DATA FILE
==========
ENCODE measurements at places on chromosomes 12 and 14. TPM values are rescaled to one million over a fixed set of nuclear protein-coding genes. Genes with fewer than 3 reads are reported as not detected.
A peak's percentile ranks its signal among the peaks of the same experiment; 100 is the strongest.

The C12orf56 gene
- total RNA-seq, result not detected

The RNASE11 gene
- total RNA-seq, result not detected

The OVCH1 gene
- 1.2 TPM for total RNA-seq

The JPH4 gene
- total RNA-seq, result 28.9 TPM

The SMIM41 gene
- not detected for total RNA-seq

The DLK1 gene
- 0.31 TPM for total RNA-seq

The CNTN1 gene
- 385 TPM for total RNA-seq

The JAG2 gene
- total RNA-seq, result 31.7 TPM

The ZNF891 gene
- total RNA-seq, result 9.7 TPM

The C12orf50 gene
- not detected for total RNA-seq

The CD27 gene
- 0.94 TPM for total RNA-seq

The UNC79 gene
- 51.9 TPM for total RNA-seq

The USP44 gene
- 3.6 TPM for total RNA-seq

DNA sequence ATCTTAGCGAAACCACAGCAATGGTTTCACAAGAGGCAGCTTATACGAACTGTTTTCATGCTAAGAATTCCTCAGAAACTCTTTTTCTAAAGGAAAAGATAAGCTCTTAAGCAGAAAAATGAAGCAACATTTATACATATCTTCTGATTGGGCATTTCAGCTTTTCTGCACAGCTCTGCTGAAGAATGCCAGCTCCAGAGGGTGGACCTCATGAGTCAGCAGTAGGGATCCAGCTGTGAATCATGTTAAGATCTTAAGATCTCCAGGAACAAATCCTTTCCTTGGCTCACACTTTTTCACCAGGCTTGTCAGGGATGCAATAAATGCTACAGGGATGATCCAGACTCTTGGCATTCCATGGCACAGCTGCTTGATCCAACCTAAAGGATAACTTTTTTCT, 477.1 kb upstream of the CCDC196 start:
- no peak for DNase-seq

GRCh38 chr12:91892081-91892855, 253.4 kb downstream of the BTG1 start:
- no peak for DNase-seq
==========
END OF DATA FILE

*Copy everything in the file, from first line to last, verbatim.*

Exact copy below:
ENCODE measurements at places on chromosomes 12 and 14. TPM values are rescaled to one million over a fixed set of nuclear protein-coding genes. Genes with fewer than 3 reads are reported as not detected.
A peak's percentile ranks its signal among the peaks of the same experiment; 100 is the strongest.

The C12orf56 gene
- total RNA-seq, result not detected

The RNASE11 gene
- total RNA-seq, result not detected

The OVCH1 gene
- 1.2 TPM for total RNA-seq

The JPH4 gene
- total RNA-seq, result 28.9 TPM

The SMIM41 gene
- not detected for total RNA-seq

The DLK1 gene
- 0.31 TPM for total RNA-seq

The CNTN1 gene
- 385 TPM for total RNA-seq

The JAG2 gene
- total RNA-seq, result 31.7 TPM

The ZNF891 gene
- total RNA-seq, result 9.7 TPM

The C12orf50 gene
- not detected for total RNA-seq

The CD27 gene
- 0.94 TPM for total RNA-seq

The UNC79 gene
- 51.9 TPM for total RNA-seq

The USP44 gene
- 3.6 TPM for total RNA-seq

DNA sequence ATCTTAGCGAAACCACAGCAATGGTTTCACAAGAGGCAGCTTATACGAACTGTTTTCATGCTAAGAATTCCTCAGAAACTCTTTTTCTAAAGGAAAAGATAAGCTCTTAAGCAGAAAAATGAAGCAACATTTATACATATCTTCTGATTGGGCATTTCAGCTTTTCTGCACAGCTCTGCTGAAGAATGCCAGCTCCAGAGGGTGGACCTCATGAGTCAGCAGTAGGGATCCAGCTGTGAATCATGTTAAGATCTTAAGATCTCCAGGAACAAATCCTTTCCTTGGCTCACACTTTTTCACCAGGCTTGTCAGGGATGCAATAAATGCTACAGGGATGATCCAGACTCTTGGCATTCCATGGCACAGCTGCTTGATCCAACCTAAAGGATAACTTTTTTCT, 477.1 kb upstream of the CCDC196 start:
- no peak for DNase-seq

GRCh38 chr12:91892081-91892855, 253.4 kb downstream of the BTG1 start:
- no peak for DNase-seq